Maya Hristova

Total Medals:
World Cup:

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Due to her small stature combined with impressive athletic ability, Maya Hristova was described as a gymnast full of dynamite by television commentators during her career. One day after being disruptive in kindergarten class, Maya was forced to stand outside in the classroom hallway as punishment. By her own admission the punishment was warranted and Maya called herself a “naughty little child.” While standing there, a coach who had come to the school to select children for gymnastics noticed Maya. From that moment forward, Maya would be a gymnast.

During the early 1990s “Maya Hristova” was a name most hardcore gymnastics fans were familiar with. Even though she never won a medal, Maya still possessed strong AA potential having typically performed inside the top-10 in major-international competition. Maya was particularly well positioned for the 1992 Olympics and was expected to finish inside the top-10 of the Olympic All-Around, only to be rendered ineligible for Olympic competition due to extenuating circumstances. Even though she was eligible to return to high-level competition following Barcelona, the ordeal had taken its toll on Maya. She lost her passion for the sport and never reappeared in major competition.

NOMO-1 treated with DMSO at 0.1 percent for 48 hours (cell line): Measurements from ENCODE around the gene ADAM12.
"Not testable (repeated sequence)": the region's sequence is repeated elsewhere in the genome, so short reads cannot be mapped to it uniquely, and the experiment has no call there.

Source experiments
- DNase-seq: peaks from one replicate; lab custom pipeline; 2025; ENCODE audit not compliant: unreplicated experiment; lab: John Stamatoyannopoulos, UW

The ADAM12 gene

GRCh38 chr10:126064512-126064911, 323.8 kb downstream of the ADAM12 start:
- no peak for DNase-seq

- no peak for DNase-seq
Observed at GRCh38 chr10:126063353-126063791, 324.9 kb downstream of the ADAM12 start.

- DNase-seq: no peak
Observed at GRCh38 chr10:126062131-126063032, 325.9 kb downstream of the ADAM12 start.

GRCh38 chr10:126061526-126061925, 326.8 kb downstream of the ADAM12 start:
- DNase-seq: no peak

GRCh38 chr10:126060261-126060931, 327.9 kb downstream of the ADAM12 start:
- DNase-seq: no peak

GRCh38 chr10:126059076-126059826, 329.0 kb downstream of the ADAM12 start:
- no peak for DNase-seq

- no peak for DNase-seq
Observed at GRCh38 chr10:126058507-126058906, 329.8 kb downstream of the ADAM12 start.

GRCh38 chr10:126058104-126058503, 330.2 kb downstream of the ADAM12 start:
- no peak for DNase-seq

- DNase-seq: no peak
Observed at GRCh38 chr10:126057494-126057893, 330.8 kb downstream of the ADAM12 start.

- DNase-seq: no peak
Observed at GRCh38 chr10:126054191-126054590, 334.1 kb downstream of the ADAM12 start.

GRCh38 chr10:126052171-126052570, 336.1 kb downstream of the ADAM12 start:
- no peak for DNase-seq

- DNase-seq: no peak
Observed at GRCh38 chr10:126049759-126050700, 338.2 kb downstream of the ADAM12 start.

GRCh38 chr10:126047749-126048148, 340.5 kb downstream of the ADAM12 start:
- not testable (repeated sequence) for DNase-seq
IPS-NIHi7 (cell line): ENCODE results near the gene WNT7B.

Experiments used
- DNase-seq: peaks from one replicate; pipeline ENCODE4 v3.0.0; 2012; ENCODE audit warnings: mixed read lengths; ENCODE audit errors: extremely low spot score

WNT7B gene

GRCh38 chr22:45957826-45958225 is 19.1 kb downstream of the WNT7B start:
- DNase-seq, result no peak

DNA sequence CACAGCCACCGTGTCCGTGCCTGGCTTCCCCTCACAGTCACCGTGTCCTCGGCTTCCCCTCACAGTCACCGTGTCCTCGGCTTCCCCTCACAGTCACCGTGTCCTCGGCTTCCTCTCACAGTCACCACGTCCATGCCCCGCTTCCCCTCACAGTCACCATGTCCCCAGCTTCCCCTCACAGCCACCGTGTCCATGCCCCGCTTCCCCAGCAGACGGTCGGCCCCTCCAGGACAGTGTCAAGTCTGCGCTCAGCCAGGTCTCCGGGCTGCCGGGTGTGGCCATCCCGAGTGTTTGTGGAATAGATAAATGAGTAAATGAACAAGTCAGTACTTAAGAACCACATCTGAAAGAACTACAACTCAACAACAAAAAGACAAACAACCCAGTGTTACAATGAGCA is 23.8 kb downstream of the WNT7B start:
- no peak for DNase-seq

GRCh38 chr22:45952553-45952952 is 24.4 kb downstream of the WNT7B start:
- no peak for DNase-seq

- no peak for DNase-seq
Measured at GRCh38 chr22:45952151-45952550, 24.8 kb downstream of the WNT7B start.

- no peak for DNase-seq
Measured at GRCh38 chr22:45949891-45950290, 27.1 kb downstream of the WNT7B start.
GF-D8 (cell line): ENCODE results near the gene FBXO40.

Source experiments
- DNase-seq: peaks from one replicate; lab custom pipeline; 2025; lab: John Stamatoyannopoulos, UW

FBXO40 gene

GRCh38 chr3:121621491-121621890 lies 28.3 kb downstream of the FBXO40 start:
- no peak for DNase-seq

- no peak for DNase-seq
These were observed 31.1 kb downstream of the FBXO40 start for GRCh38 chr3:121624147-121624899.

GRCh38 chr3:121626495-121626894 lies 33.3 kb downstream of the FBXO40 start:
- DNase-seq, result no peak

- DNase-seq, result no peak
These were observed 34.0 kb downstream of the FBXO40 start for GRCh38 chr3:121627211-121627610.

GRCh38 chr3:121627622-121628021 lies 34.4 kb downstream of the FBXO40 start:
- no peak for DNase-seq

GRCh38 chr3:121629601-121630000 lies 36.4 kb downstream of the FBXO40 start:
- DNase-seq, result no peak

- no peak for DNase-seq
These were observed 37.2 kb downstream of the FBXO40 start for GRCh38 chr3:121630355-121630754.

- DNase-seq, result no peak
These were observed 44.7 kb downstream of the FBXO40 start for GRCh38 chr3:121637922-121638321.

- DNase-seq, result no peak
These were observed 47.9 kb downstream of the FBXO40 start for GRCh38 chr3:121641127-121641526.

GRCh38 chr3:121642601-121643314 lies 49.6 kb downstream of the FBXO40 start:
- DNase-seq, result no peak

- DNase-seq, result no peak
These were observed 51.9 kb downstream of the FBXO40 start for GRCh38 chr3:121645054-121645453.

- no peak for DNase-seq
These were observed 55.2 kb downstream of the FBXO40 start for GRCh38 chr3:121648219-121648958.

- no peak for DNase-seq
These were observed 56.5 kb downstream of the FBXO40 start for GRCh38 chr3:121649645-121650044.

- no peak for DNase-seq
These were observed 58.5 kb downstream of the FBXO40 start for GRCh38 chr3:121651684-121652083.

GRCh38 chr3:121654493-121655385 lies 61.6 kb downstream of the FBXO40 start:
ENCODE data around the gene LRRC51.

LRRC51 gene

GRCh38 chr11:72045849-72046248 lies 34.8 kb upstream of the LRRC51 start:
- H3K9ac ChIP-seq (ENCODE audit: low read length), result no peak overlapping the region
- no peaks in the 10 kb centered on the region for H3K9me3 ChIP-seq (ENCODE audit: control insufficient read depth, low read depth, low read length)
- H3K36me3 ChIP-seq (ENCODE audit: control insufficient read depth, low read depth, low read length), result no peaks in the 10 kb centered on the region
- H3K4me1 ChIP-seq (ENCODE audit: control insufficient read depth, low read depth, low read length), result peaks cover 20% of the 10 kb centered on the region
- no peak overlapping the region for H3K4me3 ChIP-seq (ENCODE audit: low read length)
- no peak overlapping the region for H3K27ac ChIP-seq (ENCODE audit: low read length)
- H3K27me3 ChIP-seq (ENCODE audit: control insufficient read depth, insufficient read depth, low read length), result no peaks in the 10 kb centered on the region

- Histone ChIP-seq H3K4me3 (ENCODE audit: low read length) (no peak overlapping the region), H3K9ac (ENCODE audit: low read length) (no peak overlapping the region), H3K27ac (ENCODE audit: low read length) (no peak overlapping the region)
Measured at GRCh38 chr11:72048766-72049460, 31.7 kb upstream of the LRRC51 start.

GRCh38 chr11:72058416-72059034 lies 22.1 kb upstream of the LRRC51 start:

Maya was featured in Gymnasts in Conversation: Vol. 4 by Karen Louise Hollis. Other volumes in this series can be found here.


International Junior Championships: 6th-AA, 3rd-BB

No Results.

Jr. BUL-HUN Dual Meet: 3rd-AA, 1st-UB, 3rd-BB

Blume Memorial: 2nd-AA
Centenary Cup: 1st-AA
European Championships: 19th-AA, 5th-UB
Golden Sands: 2nd-AA
World Cup: 13th-AA, 8th-VT, 8th-UB, 4th-BB

Catania Cup: 2nd-AA
European Cup: 8th-AA, 3rd-BB
Hungarian International: 6th-AA
World Championships: 5th-Team, 11th-AA

American Cup: 5th-AA
International Mixed Pairs: 6th-Team
Cottbus International: 4th-AA, 2nd-VT, 1st-UB, 2nd-FX
DTB Cup: 11th-AA
Swiss Cup: 12th-Team


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Results are taken from Score for Score, The Gymternet, GymnasticGreats, My Meet Scores, Gymn-Forum, the official websites of various national gymnastics federations, newspaper clippings, classic gymnastics magazines, and in some cases, were provided by the gymnasts themselves. An explanation for the meaning of these undefined symbols can be found here.

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